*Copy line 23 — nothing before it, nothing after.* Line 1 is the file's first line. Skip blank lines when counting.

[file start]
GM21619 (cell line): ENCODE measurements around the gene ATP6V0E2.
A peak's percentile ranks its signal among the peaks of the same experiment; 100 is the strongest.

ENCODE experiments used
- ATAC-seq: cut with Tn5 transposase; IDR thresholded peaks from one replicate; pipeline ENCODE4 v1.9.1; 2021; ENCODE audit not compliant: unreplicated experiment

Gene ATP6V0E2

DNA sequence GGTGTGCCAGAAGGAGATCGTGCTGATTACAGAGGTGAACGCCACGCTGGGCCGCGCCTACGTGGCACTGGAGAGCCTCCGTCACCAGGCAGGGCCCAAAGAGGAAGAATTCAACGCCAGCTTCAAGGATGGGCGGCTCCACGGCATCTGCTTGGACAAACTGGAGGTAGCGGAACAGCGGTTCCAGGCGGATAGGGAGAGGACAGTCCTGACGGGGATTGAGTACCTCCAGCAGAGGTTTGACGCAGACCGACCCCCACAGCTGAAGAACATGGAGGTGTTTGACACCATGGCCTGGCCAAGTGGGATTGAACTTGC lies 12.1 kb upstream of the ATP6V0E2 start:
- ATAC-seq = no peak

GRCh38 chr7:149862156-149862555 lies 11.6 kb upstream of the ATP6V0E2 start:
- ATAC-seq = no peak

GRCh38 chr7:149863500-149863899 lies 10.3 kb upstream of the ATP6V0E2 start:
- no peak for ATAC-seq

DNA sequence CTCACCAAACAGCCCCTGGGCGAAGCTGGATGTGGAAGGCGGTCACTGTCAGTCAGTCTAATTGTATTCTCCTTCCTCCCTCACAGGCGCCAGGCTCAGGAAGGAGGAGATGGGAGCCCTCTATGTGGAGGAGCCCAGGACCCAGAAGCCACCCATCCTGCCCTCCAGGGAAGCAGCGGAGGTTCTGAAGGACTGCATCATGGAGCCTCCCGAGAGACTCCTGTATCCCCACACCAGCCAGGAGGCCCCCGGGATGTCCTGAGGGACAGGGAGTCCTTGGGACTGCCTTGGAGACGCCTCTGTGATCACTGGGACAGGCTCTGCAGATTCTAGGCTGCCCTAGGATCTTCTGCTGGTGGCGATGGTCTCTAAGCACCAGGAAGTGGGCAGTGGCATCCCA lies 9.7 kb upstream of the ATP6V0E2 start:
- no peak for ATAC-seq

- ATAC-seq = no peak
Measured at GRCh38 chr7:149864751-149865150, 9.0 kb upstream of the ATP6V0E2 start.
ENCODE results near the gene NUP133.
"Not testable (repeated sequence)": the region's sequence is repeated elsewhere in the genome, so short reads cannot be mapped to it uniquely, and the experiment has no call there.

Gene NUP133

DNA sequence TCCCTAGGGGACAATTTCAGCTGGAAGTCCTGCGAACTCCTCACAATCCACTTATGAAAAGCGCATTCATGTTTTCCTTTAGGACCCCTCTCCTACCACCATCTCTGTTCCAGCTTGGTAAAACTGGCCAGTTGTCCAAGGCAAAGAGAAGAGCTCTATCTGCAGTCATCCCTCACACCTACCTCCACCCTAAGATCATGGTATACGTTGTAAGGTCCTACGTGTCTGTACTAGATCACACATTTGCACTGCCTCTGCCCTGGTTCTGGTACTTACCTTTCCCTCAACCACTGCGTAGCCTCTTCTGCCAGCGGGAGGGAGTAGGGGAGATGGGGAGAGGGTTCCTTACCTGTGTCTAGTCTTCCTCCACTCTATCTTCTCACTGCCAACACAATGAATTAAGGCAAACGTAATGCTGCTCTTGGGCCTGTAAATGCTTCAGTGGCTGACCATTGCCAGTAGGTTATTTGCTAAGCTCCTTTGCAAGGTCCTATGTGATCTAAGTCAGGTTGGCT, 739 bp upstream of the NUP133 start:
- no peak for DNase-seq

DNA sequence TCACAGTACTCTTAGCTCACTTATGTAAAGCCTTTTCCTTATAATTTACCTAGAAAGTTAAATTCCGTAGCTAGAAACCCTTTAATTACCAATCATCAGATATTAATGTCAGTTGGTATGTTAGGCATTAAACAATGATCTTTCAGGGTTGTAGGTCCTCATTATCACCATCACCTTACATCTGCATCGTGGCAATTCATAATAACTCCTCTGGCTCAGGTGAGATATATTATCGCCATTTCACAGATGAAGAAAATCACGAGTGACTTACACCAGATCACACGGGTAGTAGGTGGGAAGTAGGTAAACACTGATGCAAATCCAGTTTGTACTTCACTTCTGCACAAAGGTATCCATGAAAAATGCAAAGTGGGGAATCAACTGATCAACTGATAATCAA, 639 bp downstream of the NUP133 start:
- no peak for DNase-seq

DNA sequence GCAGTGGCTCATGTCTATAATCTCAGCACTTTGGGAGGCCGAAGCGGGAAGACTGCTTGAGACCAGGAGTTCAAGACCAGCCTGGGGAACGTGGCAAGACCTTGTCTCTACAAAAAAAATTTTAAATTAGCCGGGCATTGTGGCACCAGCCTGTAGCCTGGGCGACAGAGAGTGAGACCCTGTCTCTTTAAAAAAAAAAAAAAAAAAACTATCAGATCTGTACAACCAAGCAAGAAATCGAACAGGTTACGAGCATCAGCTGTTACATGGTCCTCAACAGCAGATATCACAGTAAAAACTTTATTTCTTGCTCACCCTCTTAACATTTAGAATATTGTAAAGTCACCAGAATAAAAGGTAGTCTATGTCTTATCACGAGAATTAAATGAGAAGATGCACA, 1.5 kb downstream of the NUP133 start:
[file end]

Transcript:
DNA sequence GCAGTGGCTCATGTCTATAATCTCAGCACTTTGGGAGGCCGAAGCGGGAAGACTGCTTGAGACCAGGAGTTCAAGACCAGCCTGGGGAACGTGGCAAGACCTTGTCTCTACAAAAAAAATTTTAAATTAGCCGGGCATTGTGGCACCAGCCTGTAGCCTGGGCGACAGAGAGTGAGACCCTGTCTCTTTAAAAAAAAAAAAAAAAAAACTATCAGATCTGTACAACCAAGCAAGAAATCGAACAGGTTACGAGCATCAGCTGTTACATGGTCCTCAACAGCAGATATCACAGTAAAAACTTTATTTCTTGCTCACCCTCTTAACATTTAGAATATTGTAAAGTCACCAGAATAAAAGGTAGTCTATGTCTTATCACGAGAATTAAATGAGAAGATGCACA, 1.5 kb downstream of the NUP133 start: